The New Year and a time for change?
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- Counselling and the art of being normal1st February 2014
- The New Year and a time for change?1st January 2014
- Christmas & Counselling The first Noel1st December 2013
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- Seasonal Affective Disorder and the SAD Season4th November 2012
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- Reflections on Spontaneity6th April 2012
- A personal trainer for the mind 12th March 2012
There may be uncertainty at this time of year about how severe the winter weather will be but we can be sure of one thing. At the start of January there will be a veritable blizzard of those New Year resolutions.
“In 2014 I will……” and it is then up to each of us to decide how to complete the sentence.
Many of these resolutions are likely to have a physical focus. There will be a determination to shed weight gained over recent weeks and to tone up areas which have laid dormant for too long. Gyms will see a boost in membership, dieting clubs will expand faster than waistlines and cycling machines bought long ago will be dusted down and wheeled in from the cold.
The challenge of course is not about making the resolutions but on trying to maintain that initial burst of enthusiasm. For many the battle will not actually be a physical one but more a mental struggle. The task will be to keep a focus when the imperative starts to slip. And that determination will be a reflection of emotional resolve rather than physical prowess.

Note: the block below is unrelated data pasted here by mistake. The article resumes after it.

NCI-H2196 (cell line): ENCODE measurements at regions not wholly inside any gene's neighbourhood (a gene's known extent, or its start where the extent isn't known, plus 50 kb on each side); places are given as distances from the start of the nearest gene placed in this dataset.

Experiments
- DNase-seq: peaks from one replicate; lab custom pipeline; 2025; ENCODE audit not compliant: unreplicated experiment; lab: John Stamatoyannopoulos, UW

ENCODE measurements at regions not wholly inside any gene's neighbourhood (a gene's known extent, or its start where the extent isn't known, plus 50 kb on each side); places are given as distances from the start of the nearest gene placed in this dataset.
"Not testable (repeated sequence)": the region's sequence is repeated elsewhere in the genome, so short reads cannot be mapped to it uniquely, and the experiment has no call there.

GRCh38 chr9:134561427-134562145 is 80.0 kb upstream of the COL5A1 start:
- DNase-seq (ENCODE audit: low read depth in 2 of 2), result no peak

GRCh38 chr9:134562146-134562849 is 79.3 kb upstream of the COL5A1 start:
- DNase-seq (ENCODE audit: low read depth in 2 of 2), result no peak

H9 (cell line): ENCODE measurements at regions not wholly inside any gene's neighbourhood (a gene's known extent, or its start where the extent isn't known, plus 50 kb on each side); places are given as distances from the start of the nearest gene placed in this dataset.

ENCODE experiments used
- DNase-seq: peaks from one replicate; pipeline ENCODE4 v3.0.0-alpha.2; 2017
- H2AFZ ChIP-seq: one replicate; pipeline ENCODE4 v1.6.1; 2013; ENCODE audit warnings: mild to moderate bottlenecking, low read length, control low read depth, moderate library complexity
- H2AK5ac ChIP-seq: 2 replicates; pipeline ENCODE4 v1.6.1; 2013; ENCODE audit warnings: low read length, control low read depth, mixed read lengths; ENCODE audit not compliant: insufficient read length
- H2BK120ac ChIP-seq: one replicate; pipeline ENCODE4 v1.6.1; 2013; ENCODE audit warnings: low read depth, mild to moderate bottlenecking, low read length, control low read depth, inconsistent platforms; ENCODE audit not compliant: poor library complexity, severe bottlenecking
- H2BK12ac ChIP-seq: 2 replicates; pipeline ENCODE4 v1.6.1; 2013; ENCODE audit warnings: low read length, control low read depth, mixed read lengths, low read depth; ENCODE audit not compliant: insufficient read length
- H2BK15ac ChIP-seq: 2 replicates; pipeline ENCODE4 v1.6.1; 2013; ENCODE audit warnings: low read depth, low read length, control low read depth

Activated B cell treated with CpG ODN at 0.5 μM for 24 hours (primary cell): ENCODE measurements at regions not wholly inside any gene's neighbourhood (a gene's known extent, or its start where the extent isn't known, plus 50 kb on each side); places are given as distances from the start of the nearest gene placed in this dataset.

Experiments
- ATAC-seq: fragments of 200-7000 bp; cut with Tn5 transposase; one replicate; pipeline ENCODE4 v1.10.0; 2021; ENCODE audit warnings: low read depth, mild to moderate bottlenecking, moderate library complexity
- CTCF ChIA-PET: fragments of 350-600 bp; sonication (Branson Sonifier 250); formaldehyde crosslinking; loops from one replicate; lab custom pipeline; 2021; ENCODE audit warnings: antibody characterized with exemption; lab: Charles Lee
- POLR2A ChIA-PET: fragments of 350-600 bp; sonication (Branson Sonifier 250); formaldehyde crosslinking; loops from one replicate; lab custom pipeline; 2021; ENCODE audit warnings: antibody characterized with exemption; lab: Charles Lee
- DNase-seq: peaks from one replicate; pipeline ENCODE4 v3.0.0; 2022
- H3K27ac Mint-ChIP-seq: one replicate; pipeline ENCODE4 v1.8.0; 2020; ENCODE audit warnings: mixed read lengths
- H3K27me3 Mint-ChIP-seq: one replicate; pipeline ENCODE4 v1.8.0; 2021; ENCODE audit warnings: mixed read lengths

Reflections on our emotional well being are a reminder that the New Year can be a good time to look again at other possible changes to our lives. Personality issues can feature in that flurry of resolutions as often as those concerns with physical appearance. It can be argued that good mental health is as important to our overall sense of well being as that focus on physical health. A lack of self-esteem can be as debilitating as an absence of physical exercise and heightened anxiety can be as detrimental as those excess pounds in weight.
But resolutions on personality issues can also be challenging to put into practice. I often use a phrase in my counselling work that “nothing changes if nothing changes”. It is a truism but one which reflects just how difficult it can be to find the inner resources to change what can literally be the habits of a life time.
For example, for those with social anxiety, making the decision to try to venture out into a crowded space for the first time requires real courage. If OCD has been a constant unwelcome companion, the decision to fight against the overwhelming need to check the locked door for the umpteenth time, is a brave step to take. That is also true for those who make the challenging acknowledgement that the time has now come to self-protect rather than continuing to self-harm.
The challenge is just how to build on that desire for real lasting change. For those looking for physical toning the use of a personal trainer in the gym is often seen as a useful additional spur to keep exercise going. For emotional change the counsellor or therapist can be also viewed as providing a similar type of support.